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The electronic form of this document may be cited in the following style:
Human Genome Program, U.S. Department of Energy, DOE Human Genome Program Contractor-Grantee Workshop IV, 1994.
Abstracts scanned from text submitted for November 1994 DOE Human Genome Program Contractor-Grantee Workshop. Inaccuracies have not been corrected.
Alu Repeats: Source for the Genesis of Simple Sequence Repeats
Santosh S. Arcot, Hernan Bazan, Prescott L. Deininger and Mark A. Batzer
Human Genome Center, L-452, Biology and Biotechnology Research Program, Lawrence Livermore National Laboratory, Livermore, California 94550. Department of Biochemistry, Louisiana State University Medical Center, 1901 Perdido St., New Orleans, LA 70112.
Repeated DNA sequences comprise almost 50% of the human genome. These sequences may be divided into those that are tandemly arrayed and those which are interspersed. Alu sequences, the most common form of Short INterspersed Elements (SINEs) found within the human genome, are present at a copy number in excess of 500,000/haploid genome. Tandemly arrayed repetitive sequences may be divided into two classes based upon the size of each repeat unit and are generally referred to as Simple Sequence Repeats (SSRs). Minisatellites are composed of repeat units that are greater than 9 bp each while microsatellites have basic repeat units of 9 bp or less. The size and high degree of heterozygosity of microsatellites and minisatellites has made them one of the most important DNA based markers for genetic linkage mapping and forensic identity testing. Alu repeats integrate into AT rich regions of the genome, are flanked by short intact direct repeats (formed from the preintegration site) and also contain a characteristic 3' oligo-dA rich tail. In recent years, a number of SSRs have been found adjacent to the 3' end of Alu family members. The association between SSRs and Alu sequences may occur through the insertion of one repeated DNA sequence (Alu element) near a SSR, or be a direct result of mutations which occur in the 3' oligo-dA rich tail after the insertion of the Alu SINE followed by the expansion/contraction of these regions.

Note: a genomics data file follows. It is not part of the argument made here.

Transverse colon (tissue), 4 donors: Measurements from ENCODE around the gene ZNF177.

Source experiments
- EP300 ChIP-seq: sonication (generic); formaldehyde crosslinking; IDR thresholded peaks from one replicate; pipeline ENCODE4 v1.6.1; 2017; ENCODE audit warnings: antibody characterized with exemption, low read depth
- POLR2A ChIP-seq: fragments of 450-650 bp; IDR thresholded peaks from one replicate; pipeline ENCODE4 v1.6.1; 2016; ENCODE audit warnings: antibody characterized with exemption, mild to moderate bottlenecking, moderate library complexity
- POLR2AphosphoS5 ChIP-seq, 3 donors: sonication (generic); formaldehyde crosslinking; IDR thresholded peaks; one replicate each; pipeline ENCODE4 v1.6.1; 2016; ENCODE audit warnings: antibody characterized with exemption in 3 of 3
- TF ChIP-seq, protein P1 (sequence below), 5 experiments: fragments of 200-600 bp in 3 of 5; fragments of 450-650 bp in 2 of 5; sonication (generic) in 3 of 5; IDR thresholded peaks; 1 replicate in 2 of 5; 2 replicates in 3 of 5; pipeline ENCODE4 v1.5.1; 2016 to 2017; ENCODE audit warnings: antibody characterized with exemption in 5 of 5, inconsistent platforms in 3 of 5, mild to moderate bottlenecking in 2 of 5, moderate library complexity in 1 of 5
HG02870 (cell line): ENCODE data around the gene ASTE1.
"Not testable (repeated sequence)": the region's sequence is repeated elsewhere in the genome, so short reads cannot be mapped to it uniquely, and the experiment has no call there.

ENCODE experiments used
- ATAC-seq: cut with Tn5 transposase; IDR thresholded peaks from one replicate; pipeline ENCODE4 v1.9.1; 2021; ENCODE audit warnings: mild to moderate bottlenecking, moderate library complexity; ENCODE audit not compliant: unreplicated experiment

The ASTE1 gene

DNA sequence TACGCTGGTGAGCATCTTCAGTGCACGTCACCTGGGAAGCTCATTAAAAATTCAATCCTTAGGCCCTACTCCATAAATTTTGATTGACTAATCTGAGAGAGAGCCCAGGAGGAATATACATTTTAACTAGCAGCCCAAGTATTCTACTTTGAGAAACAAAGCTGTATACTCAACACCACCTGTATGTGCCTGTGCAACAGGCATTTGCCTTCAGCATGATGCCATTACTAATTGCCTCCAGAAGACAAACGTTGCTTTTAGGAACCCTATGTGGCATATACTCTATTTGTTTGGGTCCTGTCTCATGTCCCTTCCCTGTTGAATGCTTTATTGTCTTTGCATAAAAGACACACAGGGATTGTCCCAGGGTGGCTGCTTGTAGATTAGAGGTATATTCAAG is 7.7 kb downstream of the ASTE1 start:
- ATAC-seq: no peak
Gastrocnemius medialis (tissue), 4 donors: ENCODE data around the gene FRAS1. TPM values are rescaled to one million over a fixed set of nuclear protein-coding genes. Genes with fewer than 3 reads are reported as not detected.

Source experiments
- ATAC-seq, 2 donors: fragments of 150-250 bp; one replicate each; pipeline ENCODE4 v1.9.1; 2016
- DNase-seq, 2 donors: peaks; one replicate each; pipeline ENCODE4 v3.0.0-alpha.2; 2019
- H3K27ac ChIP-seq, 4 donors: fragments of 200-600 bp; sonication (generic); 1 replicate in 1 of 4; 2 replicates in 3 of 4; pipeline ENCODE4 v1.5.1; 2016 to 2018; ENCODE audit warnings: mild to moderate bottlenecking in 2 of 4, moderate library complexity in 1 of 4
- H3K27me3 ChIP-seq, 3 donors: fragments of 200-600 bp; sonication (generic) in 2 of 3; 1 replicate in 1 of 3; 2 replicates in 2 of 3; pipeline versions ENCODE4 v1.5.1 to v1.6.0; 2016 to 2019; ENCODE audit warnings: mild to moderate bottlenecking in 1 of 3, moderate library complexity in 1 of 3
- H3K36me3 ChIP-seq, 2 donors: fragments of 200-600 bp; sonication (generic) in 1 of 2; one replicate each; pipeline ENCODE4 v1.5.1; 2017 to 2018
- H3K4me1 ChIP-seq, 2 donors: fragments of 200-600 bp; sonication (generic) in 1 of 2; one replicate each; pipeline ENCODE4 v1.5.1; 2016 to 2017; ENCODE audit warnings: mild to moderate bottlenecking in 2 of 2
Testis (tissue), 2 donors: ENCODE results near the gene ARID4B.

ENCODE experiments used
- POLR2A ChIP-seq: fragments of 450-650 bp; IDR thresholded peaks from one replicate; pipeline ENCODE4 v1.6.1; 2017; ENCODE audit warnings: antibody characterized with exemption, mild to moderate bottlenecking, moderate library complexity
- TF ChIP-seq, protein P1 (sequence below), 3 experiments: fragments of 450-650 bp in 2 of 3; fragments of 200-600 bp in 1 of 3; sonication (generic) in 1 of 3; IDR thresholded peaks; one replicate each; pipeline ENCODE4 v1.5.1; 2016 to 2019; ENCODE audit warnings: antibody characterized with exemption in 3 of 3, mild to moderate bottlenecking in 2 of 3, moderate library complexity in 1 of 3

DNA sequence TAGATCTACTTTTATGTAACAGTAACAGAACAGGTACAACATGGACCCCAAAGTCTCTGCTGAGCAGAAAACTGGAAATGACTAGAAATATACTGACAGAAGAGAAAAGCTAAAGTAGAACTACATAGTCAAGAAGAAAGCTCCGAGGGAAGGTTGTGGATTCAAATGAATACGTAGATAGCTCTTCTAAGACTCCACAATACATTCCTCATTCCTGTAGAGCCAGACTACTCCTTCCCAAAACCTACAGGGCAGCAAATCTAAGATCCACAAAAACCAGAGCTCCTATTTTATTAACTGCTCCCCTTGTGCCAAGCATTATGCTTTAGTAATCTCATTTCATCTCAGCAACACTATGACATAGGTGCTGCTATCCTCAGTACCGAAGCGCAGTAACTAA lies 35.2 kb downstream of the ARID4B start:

In order to resolve between these two models for the association of Alu sequences and SSRs we performed a DNA sequence analysis of several recently inserted human-specific (HS) Alu repeats with SSRs located in the 3' flanking region from both human and non-human primate (chimpanzee) genomes. DNA sequence analysis of the chimpanzee orthologues demonstrated that they did not contain a SSR. These data indicate that the SSRs adjacent to these HS Alu sequences arose as a result of mutations within the oligo-dA rich tails of the Alu repeats. Therefore, the 500,000 Alu repeats dispersed throughout the human genome represent a novel source for the generation of new SSRs.
This work was supported in part by grants from the U.S. Department of Energy (LDRD 94-LW-103) to M.A.B. and National Institutes of Health (ROl HG 00770) to P.L.D and by Lawrence Livermore National Laboratory under the auspices of the U.S. Department of Energy under contract no.W-7405-ENG-48.